How to Choose the Right Asphalt Plant Operator

Mechanical skills top the list

I've traveled the world since the early 1980s training plant operators and repairing asphalt plants. The question I hear most: "What kind of person makes a good plant operator?"

It always amuses me how much weight management assigns to computer skills. With today’s computerized control systems, almost all operations are "menu driven." If a person can operate a mouse, the computer operations are relatively simple. I assign a much higher value to mechanical skills. After all, if the plant is broken down, what good is the computer?

I recommend finding a reasonably intelligent person with a mechanical background. A person from the company's shop is a good choice. These people normally have an interest in mechanical things and are less likely to be intimidated by the noisy environment of an asphalt plant.

If at all possible, the candidate should first be assigned to the asphalt plant as ground-man. Care should be taken at this time to completely answer every question the person asks. The answers these people receive at this point in their training bear heavily on their success later on.

Hands-on experience important

The most important thing is to teach a prospective operator is the repair and maintenance phase. Anyone can pick-up the fundamentals of the control room in relatively short order, it's simply a matter of pressing the right buttons in the correct sequence, given a certain set of circumstances. What separates exceptional asphalt plant operators from the rest is the ability to address problems before they mushroom into a crisis that causes major downtime. To do that an operator must be intimately familiar with the machine to be operated. Familiarity only comes from hands-on experience.

As with any training program, success is directly proportional to the amount of time the trainee spends in that environment. I've encountered situations where companies have streamlined this 'outside' phase of the operator's training. Gaps in training, however, could surface in costly manifestations of shattered parts which cost money to repair. More importantly, a plant fails to make money while it's idle.

Once the trainee begins to demonstrate an understanding of the hot mix process and the function of the different plant components, it’s time to move them into the control-room for short stints in the driver's seat. During this time it's essential to cement in the trainee's mind the fact that if things don't work outside, there's no need for anyone to occupy the operator's chair in the air-conditioned comfort of the control room.

I also find it advantageous to insulate the trainee from the worry of mix designs or specifications at this time. Most companies have a member of management whose attention is firmly focused on these issues and would be able to guide the trainee through any adjustments needed.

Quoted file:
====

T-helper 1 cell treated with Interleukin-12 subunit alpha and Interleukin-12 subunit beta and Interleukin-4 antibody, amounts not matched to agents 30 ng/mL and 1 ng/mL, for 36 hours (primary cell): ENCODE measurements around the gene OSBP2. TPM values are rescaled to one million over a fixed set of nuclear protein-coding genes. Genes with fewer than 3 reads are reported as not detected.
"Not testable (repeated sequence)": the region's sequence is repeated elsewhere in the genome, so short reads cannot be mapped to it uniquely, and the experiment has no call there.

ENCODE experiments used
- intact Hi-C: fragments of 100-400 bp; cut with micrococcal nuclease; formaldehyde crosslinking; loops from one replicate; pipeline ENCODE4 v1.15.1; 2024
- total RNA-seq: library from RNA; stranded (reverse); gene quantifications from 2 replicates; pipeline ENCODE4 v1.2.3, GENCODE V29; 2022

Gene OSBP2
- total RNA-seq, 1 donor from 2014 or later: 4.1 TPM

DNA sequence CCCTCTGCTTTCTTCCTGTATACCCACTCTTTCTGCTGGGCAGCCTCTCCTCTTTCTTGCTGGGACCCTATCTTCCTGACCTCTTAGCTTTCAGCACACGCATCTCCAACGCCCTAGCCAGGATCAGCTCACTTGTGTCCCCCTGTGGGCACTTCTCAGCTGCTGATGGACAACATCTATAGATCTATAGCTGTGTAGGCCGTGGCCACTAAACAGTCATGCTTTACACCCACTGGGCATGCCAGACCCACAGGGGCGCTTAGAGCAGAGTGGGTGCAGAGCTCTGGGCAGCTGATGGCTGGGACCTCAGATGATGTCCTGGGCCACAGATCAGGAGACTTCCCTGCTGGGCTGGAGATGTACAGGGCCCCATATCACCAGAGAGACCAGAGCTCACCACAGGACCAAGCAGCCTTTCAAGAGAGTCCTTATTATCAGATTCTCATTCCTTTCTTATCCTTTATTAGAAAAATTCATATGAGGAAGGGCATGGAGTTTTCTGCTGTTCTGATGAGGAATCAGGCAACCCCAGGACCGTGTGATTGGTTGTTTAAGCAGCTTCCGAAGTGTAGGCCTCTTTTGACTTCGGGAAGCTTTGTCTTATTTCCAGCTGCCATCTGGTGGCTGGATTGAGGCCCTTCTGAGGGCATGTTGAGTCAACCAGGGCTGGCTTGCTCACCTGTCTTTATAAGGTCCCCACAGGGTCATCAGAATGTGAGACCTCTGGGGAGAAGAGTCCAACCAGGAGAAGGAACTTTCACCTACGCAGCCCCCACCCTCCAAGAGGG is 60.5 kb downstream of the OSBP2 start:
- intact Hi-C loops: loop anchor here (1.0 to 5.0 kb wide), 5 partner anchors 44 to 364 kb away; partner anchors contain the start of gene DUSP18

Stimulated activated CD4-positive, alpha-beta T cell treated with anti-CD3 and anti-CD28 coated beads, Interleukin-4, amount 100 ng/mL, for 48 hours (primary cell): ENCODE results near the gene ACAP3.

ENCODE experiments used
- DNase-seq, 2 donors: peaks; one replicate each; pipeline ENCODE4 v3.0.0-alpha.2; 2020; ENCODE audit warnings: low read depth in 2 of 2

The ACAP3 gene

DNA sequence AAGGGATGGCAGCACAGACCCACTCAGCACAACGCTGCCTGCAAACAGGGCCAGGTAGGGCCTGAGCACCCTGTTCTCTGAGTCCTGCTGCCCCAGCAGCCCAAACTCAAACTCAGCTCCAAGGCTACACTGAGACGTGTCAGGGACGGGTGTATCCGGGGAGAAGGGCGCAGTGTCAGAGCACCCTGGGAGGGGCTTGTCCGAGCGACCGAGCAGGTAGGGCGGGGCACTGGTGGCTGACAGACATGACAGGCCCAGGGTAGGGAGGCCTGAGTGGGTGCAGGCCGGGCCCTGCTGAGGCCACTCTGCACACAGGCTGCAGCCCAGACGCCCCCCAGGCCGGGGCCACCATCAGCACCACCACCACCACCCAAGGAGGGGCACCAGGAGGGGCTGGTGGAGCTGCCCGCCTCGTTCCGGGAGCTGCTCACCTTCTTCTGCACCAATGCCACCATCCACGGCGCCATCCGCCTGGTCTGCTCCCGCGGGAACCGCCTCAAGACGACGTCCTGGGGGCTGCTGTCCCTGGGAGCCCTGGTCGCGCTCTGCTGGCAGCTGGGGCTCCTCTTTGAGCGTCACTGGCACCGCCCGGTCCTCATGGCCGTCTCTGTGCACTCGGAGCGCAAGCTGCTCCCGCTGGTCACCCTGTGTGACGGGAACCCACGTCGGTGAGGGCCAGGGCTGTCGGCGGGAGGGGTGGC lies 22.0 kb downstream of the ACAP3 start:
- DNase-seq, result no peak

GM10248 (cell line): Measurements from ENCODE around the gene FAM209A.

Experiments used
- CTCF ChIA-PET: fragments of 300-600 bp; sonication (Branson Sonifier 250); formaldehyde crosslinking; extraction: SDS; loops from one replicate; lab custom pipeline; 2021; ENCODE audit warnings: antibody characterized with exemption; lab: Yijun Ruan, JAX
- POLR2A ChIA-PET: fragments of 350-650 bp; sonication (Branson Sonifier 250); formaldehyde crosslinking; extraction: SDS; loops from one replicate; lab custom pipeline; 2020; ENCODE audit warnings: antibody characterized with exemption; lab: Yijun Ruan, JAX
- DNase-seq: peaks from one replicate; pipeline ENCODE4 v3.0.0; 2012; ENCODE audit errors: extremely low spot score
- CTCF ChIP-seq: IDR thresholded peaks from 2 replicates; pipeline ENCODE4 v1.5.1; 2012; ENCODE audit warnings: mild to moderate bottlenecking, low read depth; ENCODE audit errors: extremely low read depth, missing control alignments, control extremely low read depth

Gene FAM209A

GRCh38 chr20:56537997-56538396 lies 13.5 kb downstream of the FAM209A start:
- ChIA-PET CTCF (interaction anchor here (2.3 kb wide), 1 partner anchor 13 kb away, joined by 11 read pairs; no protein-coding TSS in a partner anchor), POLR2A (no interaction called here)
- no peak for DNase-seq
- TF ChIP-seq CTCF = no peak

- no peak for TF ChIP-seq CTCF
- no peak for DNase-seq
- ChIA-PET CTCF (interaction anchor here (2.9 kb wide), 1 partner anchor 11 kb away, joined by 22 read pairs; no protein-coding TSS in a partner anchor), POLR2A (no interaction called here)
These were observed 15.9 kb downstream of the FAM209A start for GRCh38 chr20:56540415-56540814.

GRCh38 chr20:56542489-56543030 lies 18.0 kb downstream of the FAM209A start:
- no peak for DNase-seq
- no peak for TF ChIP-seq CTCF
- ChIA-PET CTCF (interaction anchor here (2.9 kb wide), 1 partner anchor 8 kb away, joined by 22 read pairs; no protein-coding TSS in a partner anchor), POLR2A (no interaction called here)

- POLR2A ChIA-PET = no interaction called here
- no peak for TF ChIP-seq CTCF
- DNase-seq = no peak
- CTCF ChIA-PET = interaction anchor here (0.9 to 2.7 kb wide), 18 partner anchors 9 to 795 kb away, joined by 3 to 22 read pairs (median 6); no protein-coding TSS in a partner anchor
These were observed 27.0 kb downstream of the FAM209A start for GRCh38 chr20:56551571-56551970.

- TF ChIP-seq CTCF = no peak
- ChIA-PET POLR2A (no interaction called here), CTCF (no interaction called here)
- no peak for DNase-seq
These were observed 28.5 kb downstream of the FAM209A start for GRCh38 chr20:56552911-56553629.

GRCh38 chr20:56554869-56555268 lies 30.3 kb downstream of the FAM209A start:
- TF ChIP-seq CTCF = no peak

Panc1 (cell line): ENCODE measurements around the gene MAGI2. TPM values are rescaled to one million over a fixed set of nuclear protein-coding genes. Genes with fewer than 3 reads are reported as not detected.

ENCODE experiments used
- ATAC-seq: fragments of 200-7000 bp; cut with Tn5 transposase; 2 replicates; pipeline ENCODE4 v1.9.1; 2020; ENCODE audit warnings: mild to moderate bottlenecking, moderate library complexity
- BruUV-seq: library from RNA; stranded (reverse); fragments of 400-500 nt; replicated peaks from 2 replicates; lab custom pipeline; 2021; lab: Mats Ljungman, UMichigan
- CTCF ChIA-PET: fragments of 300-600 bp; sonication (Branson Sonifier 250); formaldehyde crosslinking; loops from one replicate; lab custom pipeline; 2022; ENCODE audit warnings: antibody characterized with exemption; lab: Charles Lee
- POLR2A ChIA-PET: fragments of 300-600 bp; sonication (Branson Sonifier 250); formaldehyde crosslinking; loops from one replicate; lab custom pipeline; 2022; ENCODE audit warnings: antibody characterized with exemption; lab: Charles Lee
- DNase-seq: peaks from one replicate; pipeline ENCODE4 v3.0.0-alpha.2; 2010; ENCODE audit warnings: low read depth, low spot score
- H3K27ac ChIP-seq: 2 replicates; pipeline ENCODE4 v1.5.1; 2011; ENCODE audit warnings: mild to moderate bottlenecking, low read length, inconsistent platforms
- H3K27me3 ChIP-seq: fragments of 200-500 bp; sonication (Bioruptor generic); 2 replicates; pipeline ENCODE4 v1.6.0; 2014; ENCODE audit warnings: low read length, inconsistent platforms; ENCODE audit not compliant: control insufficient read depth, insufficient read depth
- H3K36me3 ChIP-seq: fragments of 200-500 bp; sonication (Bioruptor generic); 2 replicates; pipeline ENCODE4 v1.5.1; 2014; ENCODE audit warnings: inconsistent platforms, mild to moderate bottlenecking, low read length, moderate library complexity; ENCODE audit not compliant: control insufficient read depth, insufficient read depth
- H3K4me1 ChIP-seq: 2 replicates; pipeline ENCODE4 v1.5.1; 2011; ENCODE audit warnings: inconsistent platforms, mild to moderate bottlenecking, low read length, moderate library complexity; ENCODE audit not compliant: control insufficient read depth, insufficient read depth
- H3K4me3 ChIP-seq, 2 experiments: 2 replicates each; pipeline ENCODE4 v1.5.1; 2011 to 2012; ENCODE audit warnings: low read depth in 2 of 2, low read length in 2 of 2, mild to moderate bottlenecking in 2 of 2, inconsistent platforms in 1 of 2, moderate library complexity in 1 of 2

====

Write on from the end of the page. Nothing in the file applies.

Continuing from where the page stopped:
As the trainee becomes more familiar with the day-to-day plant operations and begins to feel comfortable at the controls I find it helpful to send them out with the paving crew for a few days. This gives them a sense of purpose for what they are learning. It also allows them to see what their product is used for and the reasons why the paving crew sometimes call for hotter/cooler temperatures or courser/finer mixes under certain conditions. The best plant operators have a certain amount of empathy for the crews who are using their mix. Remember, experience is an unparalleled instructor.

Learning the nuance of troubleshooting

The skill that will take the most effort to acquire is the ability to troubleshoot the plant. Most times mechanical problems are self explanatory. It's not hard to see why the dryer won't turn when the drive belts are lying on the ground under the gearbox.

Electronic troubleshooting is different story. Repair companies specializing in electronics abound for good reason. In recent years, advances in computerized AC plant controls have simplified plant operations immeasurably. But in doing so those systems have become so complicated that only the most experienced plant operators have the exposure needed to demonstrate any kind of diagnostic skills in contemporary electronics.

 It must be remembered that an AC plant is a complex facility, which is probably why not everyone can operate one. To train a good plant operator requires consummate patience and a willingness to risk a certain amount of money. Very few plant operators can say that, early in their career, they didn't make mistakes which resulted in wasted time and product. This is to be expected. But the more thorough a person's primary training, the less likely it is the person will experience a catastrophic problem of their own making.